What is cauliflower?
A cruciferous vegetable, cauliflower is formed of a mass of tiny, tightly-packed flower heads (known as curds). These flowers sprout from a thick central stem to form a single, round head. Most cauliflowers are white, but it’s possible to buy green and purple varieties, as well as the sweeter romanesco
cauliflower, with its characteristic pointed florets.
Over recent years, cauliflower has found culinary fame being used as a ‘rice’ alternative, served as ‘steaks’ or taking centre stage in a roast. It’s an easy vegetable to add to your diet – enjoy raw, steamed, puréed, mashed, grated or roasted. Don’t discard the stem – it’s equally as nutritious. Pulse in a food processor and use as a base for vegetable soup or add to a slaw.
Nutritional benefits of cauliflower
An 80g (raw) portion contains approximately:
- 24 kcal/02 KJ
- 2g protein
- 3.5g carbohydrates
- 1.4g fibre
- 0.3g fat
- 202mg potassium
- 14mg calcium
- 44mcg folate
- 45mg vit C
What are the 5 main health benefits of cauliflower?
1. May support a healthy heart
Cauliflower is a heart-friendly
vegetable thanks to a plant compound called sulforaphane. Acting as an antioxidant, sulforaphane reduces the inflammatory damage caused by oxidative stress, a process which plays a central role in the development of heart disease
. In this way it helps reduce blood pressure and atherosclerosis.
2. May support healthy brain function
Cauliflower is a source of choline, an essential nutrient we need for mood, memory and recall. As such, it is a key building block of acetylcholine, a chemical messenger involved in signalling the central nervous system. Choline is also essential for brain development
3. Rich in sulforaphane
Like broccoli and cabbage, cauliflower’s sulforaphane content has a number of health benefits including reducing the risk of cancer
. Sulforaphane fights cancer in a number of ways including protecting cells from DNA damage as well as inactivating carcinogens.
4. May support hormonal balance
Cruciferous vegetables, like cauliflower, contain a plant compound called indole-3-carbinol (I3C) which acts as a plant oestrogen and may help balance hormones by regulating oestrogen levels. I3C
has also shown promise as a means of lessening the risk of oestrogen induced breast and reproductive cancers in both men and women, although more studies are needed in this area.
5. May support the immune system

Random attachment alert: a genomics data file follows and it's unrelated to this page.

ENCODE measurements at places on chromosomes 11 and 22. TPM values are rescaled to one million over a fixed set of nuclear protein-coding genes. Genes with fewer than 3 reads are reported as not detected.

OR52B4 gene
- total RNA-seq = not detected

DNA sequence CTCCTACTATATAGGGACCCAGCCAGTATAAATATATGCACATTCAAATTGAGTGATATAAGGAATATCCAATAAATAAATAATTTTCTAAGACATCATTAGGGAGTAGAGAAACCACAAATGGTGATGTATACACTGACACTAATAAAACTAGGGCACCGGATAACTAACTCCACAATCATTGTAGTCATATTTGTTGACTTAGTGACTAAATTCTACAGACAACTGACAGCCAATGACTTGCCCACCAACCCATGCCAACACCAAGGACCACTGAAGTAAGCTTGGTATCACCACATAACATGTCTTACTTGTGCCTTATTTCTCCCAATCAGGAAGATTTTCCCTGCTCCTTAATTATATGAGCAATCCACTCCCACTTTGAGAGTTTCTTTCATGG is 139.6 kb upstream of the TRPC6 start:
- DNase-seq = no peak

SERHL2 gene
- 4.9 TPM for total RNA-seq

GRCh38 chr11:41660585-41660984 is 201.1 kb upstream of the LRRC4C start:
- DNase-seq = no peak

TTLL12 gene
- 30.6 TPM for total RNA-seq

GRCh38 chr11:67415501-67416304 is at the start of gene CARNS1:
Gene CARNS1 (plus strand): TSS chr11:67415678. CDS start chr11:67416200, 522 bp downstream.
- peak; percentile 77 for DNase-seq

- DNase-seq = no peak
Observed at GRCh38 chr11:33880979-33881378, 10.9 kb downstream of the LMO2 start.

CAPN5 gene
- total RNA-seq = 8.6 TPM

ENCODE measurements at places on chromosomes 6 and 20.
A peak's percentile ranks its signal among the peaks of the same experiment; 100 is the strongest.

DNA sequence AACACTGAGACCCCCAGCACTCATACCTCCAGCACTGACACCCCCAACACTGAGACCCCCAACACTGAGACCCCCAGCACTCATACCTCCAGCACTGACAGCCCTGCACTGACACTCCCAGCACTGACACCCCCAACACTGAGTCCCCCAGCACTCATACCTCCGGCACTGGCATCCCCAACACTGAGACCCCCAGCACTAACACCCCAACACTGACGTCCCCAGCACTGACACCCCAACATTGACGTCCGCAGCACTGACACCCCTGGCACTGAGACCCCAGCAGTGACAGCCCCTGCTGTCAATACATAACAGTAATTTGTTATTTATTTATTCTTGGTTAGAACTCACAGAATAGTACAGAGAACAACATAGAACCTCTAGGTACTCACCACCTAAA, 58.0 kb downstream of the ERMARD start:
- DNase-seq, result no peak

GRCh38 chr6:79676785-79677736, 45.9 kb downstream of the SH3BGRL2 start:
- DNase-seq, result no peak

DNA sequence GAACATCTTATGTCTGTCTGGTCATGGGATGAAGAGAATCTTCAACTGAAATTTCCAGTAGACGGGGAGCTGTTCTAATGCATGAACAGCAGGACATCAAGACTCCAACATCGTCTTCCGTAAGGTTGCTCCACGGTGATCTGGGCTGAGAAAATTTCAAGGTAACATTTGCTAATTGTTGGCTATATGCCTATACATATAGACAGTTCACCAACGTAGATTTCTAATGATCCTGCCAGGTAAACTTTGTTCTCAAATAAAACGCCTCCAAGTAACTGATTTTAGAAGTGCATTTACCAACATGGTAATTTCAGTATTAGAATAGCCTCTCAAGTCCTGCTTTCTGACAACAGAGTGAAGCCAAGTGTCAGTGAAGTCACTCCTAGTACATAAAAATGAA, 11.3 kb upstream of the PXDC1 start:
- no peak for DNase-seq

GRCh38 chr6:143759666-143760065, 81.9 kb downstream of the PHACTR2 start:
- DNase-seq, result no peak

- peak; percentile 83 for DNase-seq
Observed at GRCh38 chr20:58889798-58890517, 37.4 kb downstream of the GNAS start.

Being rich in sulfur, cruciferous vegetables like cauliflower may support gut health and as a result improve your defence against infection. This is because sulfur supports the production of glutathione which is important for maintaining the integrity of the gut lining as well as supporting its regeneration. As a potent antioxidant, glutathione
works throughout the body protecting cells from inflammatory damage.
Is cauliflower safe for everyone to eat?
- For most of us, cauliflower is a healthy option. However, if you have a thyroid issue you may be advised to minimise the amount of cruciferous vegetables you eat. This is because these vegetables may interfere with the absorption of iodine which is needed for the production of thyroid hormones. However, it’s worth bearing in mind that you would need to eat a reasonable amount and on a consistent basis for this to be an issue.
- Cauliflower is a high-fibre food, which for most of us is highly beneficial – it supports the digestive process and provides a fuel source for the healthy bacteria which reside in our gut. However, for some people high fibre foods may cause bloating and gas, this is especially relevant for those with inflammatory bowel disease (IBD), Crohn’s disease or ulcerative colitis.
- If you are on blood thinning medication such as warfarin, your GP or dietitian may suggest you monitor the vitamin K foods, like cauliflower, in your diet to ensure you eat similar amounts consistently. If in doubt, consult your GP before making any significant changes to what and how much you eat.
Cauliflower crust pizza
This article was published on 26th August 2020.
Kerry Torrens BSc. (Hons) PgCert MBANT is a registered nutritionist with a post graduate diploma in personalised nutrition & nutritional therapy. She is a member of the British Association for Nutrition and Lifestyle Medicine (BANT) and a member of the Guild of Food Writers. Over the last 15 years she has been a contributing author to a number of nutritional and cookery publications including BBC Good Food.
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